Some politicians are still playing the racial card, but despite their best (or worst) efforts, the people in Malaysia as a whole are still living and working in harmony. United we must be, to face the challenges and competition from other countries.


Attached with today’s blog, is a photo of a job in Nilai, which was completed recently. Note that when designing cantilever trusses, do remember to check for deflection and make sure the design meets the requirements as specified in the British code are complied with.

Below is an extract from BS5950 : Part 1 : 1985 on the deflections criteria there must be met. Note, imposed or service loads are just another word for Live Load. Live load is generally equals to 0.25 kN/m2 for buildings in this country. (per Uniform Building Code, Laws of Malaysia).

BS 5950 : Part 1 : 1985

Structural use of steelwork in building

2.5.1 Deflection

The deflection under serviceability loads of a building or part should not impair the strength or efficiency of the structure or its components or cause damage to the finishings.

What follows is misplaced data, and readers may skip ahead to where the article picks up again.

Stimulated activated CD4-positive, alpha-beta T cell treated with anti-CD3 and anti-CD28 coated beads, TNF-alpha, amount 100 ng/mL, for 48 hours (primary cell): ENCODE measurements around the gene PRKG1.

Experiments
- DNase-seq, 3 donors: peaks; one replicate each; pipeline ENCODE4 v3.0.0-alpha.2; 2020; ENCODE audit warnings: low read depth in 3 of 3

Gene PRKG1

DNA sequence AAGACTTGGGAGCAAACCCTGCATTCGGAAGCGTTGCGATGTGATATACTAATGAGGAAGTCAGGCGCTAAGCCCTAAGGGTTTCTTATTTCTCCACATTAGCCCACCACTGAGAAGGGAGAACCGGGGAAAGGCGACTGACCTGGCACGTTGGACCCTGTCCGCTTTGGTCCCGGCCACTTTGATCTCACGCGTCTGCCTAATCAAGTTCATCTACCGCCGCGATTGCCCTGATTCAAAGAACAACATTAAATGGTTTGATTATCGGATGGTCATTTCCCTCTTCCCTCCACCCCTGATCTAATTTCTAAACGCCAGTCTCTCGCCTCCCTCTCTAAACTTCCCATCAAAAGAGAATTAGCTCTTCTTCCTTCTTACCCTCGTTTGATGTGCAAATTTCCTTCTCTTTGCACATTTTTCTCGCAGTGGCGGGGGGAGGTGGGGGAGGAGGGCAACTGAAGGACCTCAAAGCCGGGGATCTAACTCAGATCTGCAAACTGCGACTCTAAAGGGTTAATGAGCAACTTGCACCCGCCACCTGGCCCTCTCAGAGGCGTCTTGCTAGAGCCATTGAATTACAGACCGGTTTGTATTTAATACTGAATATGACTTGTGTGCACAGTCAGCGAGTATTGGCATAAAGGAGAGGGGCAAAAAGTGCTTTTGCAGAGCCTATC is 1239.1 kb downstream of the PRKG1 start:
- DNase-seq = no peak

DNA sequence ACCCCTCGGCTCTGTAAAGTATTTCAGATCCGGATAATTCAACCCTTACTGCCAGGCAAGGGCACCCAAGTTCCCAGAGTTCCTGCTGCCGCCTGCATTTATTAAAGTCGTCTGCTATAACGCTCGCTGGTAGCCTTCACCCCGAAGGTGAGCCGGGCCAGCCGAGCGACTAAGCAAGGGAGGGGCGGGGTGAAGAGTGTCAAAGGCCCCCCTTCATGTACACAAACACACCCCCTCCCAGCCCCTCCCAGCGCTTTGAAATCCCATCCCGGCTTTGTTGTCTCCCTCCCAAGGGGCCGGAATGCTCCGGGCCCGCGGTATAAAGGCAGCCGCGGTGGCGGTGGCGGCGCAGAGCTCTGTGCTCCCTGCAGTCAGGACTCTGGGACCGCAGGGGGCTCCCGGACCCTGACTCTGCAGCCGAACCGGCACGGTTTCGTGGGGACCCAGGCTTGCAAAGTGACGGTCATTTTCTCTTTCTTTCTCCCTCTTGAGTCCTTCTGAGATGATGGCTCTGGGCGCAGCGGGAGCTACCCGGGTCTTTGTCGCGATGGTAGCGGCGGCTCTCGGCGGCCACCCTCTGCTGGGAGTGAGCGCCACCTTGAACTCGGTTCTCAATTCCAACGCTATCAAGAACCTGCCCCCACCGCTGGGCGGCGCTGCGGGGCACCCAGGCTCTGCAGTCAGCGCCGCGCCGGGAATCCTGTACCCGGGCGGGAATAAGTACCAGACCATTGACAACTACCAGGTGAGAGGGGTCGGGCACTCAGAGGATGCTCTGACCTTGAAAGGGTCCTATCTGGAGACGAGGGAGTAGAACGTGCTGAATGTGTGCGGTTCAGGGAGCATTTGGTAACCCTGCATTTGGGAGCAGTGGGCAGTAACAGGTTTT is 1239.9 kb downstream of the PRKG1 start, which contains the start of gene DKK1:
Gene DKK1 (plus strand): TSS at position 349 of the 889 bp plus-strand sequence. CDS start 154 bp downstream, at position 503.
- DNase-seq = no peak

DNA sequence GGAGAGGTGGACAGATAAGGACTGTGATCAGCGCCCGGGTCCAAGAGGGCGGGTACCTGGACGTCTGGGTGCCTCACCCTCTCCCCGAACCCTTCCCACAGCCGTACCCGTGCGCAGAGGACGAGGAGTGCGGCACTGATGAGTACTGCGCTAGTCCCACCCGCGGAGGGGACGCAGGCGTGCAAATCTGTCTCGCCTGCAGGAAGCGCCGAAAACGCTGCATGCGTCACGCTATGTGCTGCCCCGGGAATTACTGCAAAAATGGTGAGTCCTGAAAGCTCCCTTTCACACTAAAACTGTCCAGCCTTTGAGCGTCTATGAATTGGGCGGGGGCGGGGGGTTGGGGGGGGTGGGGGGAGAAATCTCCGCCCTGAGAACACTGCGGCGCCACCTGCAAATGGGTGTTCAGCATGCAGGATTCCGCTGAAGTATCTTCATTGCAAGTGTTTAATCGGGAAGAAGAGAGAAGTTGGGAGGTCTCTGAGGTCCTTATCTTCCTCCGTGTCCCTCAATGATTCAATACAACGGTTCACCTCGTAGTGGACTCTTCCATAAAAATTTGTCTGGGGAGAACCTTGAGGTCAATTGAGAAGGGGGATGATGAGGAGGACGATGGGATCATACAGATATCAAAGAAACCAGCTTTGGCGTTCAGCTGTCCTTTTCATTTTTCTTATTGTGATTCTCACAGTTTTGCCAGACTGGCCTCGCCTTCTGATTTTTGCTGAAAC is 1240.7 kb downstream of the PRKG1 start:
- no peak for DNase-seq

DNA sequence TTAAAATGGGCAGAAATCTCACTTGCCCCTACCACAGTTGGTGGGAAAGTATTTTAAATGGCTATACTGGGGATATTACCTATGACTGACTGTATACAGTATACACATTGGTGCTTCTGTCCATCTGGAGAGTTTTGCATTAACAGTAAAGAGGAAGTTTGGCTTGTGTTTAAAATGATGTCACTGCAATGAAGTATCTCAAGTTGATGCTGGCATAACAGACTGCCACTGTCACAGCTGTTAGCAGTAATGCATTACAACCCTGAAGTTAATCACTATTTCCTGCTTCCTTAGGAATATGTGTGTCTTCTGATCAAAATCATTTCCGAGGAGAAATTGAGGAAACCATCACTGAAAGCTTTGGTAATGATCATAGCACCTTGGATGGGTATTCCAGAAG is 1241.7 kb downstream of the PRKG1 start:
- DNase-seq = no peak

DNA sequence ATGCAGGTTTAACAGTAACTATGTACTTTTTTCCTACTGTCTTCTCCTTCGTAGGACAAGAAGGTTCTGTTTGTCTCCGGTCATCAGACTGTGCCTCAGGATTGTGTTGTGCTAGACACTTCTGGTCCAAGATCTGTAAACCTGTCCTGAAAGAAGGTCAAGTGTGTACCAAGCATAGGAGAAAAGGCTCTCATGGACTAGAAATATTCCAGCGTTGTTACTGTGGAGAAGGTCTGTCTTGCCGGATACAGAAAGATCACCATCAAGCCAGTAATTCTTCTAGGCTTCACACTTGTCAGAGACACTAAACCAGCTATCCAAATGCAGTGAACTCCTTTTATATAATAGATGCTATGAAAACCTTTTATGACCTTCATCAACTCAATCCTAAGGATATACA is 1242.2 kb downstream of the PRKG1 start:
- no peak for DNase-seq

When checking for deflections the most adverse realistic combination and arrangement of serviceability loads should be assumed, and the structure maybe assumed to be elastic.

Table 5. Deflection limits other than for pitched roof portal frames.

(a) Deflection of beams due to unfactored imposed load.



Beam carrying plaster or other brittle finish


All other beams


Purlins and sheeting rails

See 4.12.2

(b) Horizontal deflection of columns in single-storey buildings

Tops of columns in single-storey buildings


In each storey of a building with more than one storey

Height of storey under consideration/300

(c) Crane gantry girders

Vertical deflection due to static wheel loads


Horizontal deflection (calculated on the top flange properties alone) due to crane surge


NOTE 1. On low-pitched and flat roofs the possibility of ponding needs consideration.

NOTE 2. For limiting deflection in runway beams refer to BS 2853.